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Talk to the Hand: Fringe Next (Review)

By Stacy Sims · June 4th, 2011 · Fringe
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Talk to the Hand is a support group, I mean theatrical work, by students from Ft. Thomas, Ky. (The production is one of three FringeNext works written, directed and performed by high school students.)

This snappy satire, written by Jessica Ervin as a senior project at Highlands High School, brings the audience into the experience of attending a “friends and family” open meeting of LHPSGBCW. That’s “Left-Handed People’s Support Group for the Community and the World.” You receive a “Hello, my name is …” nametag when you arrive, and the actors are already in full support group mode.

Lily and Leo, a married couple, lead the meeting.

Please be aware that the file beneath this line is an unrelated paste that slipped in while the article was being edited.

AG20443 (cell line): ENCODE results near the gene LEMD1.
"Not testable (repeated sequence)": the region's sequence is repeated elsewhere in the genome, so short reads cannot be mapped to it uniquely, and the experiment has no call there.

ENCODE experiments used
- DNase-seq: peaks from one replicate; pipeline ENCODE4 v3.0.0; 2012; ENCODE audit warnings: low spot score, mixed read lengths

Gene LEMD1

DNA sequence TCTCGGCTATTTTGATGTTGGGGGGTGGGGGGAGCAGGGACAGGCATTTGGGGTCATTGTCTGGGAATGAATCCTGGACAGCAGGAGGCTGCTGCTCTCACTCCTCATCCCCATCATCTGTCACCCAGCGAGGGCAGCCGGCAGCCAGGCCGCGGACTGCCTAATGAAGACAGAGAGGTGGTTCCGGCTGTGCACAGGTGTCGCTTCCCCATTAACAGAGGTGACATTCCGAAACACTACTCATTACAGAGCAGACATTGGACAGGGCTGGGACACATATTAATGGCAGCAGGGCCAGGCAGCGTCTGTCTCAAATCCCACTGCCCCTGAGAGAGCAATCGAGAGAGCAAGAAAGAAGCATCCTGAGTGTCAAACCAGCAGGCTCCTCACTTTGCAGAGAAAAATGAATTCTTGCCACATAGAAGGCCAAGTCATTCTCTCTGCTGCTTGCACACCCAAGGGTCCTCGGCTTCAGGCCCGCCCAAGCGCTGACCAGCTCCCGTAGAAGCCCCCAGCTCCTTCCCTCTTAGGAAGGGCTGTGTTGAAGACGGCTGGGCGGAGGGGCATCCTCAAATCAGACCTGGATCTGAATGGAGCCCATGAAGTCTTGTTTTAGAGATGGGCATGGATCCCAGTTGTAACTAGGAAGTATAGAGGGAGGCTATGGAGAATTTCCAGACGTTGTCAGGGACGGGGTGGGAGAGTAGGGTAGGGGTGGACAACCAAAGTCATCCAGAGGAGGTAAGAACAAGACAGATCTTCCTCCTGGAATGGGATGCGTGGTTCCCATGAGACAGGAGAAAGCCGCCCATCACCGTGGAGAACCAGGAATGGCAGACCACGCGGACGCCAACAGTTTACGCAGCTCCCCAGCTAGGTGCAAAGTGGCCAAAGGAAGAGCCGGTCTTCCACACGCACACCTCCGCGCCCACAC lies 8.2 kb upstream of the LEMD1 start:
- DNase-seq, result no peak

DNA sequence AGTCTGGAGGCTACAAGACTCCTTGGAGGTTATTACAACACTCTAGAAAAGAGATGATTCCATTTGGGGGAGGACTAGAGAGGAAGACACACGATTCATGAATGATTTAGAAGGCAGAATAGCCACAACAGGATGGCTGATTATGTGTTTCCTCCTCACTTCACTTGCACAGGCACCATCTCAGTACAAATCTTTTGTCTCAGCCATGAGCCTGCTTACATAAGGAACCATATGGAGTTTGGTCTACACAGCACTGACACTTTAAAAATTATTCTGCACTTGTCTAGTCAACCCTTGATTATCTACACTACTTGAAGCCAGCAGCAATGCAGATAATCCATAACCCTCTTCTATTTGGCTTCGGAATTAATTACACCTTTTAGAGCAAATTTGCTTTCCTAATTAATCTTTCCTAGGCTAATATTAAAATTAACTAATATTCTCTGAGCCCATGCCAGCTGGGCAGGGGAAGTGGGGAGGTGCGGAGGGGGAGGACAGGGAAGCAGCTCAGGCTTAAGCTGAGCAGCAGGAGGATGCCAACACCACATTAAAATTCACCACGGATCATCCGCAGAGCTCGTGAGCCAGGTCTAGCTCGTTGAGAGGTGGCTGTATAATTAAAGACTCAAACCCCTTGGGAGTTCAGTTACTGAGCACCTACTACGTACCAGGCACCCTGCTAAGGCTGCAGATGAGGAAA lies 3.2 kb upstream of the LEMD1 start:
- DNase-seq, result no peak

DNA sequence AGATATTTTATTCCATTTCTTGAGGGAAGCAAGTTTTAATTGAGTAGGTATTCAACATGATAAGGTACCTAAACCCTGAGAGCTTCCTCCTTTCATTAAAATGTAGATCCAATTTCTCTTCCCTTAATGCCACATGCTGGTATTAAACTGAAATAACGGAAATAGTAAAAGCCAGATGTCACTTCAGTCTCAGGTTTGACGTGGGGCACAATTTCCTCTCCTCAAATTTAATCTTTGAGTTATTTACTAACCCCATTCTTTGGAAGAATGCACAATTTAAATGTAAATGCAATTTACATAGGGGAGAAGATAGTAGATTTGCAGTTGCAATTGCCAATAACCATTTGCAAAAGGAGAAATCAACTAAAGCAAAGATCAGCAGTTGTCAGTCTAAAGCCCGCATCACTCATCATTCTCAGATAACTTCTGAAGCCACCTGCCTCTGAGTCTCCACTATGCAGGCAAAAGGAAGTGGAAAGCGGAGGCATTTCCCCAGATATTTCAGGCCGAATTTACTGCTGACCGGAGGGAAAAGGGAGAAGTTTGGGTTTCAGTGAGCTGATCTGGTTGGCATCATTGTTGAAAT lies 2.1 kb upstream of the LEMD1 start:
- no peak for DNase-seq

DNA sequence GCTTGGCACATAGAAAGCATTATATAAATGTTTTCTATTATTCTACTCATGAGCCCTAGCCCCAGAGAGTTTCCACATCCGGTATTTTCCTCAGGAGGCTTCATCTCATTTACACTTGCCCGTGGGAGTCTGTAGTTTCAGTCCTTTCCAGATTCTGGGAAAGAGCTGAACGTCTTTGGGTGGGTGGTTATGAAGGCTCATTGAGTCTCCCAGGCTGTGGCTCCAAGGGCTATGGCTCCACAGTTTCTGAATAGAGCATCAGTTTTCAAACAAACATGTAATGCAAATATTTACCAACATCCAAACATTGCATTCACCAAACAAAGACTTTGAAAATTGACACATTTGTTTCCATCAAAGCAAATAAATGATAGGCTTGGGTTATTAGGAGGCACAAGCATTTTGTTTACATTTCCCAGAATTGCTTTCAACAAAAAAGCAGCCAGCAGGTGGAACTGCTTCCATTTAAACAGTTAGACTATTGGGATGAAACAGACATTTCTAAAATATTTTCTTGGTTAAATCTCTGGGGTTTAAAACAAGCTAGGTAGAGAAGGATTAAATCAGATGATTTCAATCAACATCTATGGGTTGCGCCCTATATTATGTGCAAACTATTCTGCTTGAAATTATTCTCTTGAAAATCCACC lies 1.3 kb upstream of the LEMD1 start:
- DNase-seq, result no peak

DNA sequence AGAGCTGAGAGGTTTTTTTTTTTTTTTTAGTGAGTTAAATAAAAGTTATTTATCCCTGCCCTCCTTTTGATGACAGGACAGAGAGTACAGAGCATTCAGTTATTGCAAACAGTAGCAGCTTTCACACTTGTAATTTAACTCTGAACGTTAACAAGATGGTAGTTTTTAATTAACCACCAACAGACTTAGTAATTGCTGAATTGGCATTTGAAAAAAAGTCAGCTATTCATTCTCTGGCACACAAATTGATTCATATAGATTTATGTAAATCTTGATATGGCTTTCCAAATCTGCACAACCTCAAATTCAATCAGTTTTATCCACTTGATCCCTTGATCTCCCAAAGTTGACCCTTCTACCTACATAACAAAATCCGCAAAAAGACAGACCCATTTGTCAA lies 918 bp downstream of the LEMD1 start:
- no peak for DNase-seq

Lily clearly leads the marriage and everything else with her super bossy, Type-A ways. When newcomer Abbey arrives late she is chastised: “Punctuality is key.”

We quickly learn the particular hardships of these left-handers: Michael is addicted to left-handed books, Felix gets called southpaw at work by his colleagues, old Georgia can’t knit for her grandchildren, whacked-out Delilah messes up her beloved paintings, cute kid Simon can’t play ball. At first, it is unclear why popular and nice Abbey is there. She is reluctant to go for the full reveal to the support group. In the end, it all makes sense and we learn that the clever support group tag line “Only-left handed people are truly in their right minds” might not be entirely true.

The ensemble is fully committed to the support group vibe, and the pre-show ritual is engaging as is the solidarity gesture the audience makes to support Delilah, who insists on lying on the floor while she talks. At close, one of the ensemble members asked the other Fringe artists in the audience to raise their hands to give them a shout out. These were nice touches to round out an enthusiastic theatrical experience from these “nice” (a virtue that is revealed to be important in the 45-minute play) young actors.

 
 
 
 

 

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